Mayor Dale Ross* of Georgetown, Texas, population 70,000, has become an international celebrity. The reason: the city contracted for 100% renewable energy from a wind power development and a large solar farm, both hundreds of miles away. Because of this, Mayor Ross has been touted by Al Gore in his sequel to “An Inconvenient Truth,” interviewed by the UK’s BBC as well as many other national and international radio and TV stations. Mayor Ross, in this linked article estimated he has been seen by over 500 million people (now 2.1 billion-see below) around the world. What could go wrong? 

“To achieve 100% renewables, Georgetown negotiated two long-term (20+ year), fixed-price power contracts, one with EDF Renewables’ 194 MW Spinning Spur 3 wind plant beginning January 2016 and the second with NRG’s 154 MW Buckthorn solar site, effective July 2018. Details on pricing were withheld citing business confidential, but the contracts are for 144 MW of wind and 150 MW of solar for a combined annual quantity of nearly 900,000 MWh.”

Both of those generating sources were hundreds of miles away from Georgetown! 

Mayor Ross spins in Edmonton, Alberta

Mayor Ross was invited to speak at the 2018 Alberta Climate Summit organized by the Pembina institute. During that visit he was interviewed by the CBC where he claimed, in respect to a question about how he could support this as a Republican while the U.S. Republican president is pro-coal: “My daytime job is being a Certified Public Accountant and we make our decisions based on facts. In Georgetown, we put silly national partisan politics to the side and we just do what’s good for the voters and citizens that put us into office.”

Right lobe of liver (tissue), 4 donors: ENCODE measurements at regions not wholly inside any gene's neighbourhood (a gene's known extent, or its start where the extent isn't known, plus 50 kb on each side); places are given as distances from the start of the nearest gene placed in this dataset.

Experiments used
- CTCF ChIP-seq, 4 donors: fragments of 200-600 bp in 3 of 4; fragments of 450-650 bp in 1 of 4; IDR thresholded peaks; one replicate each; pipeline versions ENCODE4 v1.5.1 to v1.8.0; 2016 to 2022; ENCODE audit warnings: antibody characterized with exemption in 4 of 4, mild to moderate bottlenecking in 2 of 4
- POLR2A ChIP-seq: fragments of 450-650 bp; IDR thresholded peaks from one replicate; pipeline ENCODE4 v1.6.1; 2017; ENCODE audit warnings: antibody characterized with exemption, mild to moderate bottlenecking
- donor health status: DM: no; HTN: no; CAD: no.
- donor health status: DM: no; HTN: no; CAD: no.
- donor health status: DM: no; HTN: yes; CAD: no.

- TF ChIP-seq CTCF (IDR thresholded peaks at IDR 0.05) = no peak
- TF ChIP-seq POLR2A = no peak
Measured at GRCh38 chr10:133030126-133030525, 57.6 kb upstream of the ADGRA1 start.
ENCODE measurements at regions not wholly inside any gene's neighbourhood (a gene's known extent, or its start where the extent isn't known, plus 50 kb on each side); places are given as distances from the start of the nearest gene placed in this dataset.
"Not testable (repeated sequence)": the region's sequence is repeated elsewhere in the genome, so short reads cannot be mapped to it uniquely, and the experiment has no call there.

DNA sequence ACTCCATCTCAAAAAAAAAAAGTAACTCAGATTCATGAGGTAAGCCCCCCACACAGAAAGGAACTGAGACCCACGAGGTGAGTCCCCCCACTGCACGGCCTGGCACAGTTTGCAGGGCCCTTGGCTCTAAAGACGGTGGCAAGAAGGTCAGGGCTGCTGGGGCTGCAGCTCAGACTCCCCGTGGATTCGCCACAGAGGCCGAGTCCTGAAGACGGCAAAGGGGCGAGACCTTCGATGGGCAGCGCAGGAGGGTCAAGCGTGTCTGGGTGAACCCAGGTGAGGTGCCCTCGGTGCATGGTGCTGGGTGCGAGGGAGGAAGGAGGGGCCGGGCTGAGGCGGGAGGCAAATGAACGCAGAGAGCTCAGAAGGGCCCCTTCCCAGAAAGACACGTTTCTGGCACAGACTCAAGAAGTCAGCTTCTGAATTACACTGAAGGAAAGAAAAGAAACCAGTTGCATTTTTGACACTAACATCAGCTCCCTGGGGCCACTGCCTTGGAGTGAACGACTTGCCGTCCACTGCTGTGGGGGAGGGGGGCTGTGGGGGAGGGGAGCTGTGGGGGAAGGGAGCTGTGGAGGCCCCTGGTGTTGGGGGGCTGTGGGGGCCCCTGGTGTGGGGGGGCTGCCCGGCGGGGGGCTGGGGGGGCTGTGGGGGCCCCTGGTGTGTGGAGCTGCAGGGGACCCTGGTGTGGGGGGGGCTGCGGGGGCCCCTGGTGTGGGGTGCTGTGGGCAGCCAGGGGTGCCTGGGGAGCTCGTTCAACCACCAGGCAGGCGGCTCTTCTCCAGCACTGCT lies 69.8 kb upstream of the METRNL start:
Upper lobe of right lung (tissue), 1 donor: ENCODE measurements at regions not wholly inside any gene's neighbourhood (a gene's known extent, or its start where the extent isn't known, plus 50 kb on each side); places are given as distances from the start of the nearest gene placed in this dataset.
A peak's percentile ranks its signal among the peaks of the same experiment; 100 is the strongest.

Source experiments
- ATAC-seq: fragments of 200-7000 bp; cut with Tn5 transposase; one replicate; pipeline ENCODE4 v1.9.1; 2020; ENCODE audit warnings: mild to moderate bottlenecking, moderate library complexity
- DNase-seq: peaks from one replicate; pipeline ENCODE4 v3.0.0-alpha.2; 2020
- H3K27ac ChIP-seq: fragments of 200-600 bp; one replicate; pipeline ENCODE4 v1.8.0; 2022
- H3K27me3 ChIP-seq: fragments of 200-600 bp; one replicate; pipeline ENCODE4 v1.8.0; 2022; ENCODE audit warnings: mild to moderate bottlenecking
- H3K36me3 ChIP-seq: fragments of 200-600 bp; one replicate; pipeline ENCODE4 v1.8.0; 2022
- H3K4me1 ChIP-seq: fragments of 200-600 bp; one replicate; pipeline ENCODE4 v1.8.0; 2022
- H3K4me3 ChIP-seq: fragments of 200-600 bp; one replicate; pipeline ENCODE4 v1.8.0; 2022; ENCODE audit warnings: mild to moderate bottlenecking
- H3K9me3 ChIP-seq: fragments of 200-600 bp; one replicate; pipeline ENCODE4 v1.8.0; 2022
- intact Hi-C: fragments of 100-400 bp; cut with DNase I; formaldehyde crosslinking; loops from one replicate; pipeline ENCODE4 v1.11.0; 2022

Mayor Ross and CanWEA

Canada’s wind power trade association CanWEA naturally took an opportunity to interview Mayor Ross during his visit to Alberta and the Q & A session had the usual spin.  On closer examination however, some things Mayor Ross disclosed had a few bits of truth, but they were couched in such a way the reader would have to have knowledge of how electricity grids function to find them.

The Mayor said: “2.1 billion people have heard, read or saw my message”. When asked what advice he would give other communities, he had this to say: “In Georgetown’s case, it was mitigation and hedges to prevent negative pricing impacts of fuels components of energy production. Those take many forms and are often debated but certainly are a major component of electric generation pricing that use any form of fuel component in the process.”

If one reads about the subsequent events that have occurred to the public utility delivering electricity, water and waste collection in Georgetown, it is obvious Mayor Ross is really admitting that a few “facts” he and the City’s council based their decision on were missing.

What Mayor Ross didn’t say

A recent article notes Georgetown’s average annual consumption is about 575,000 MWh, which means they were forced to sell the surpluses into the real-time market usually at prices well below the contracted rate, including negative prices.

This small city is now facing a problem! “Actual power purchases for 2016 were 22% over budget coming in at $42.6 million against an expected cost of $35 million. In 2017, costs surged again to $52.5 million and all indications are Georgetown electricity customers will take another bath this year.”

This unexpected cost will presumably have a detrimental effect on the services that the city will be able to deliver OR service costs (electricity, water and waste removal) will spike much higher! These are just a couple of facts” that will make Georgetown’s utility consumers upset!

The message, even from a mayor who claims as a Certified Public Accountant, his decisions are fact-based, is that “virtue signaling” outweighs telling your constituents the real truth!

PARKER GALLANT

*Reading about Mayor Ross of Georgetown reminded me of Chatham Kent (population 102,000) where Mayor Randy Hope has a love affair with wind power, and CanWEA awarded him the “Friend of Wind Award” in 2017. Mr. Hope was defeated in the municipal elections of 2018.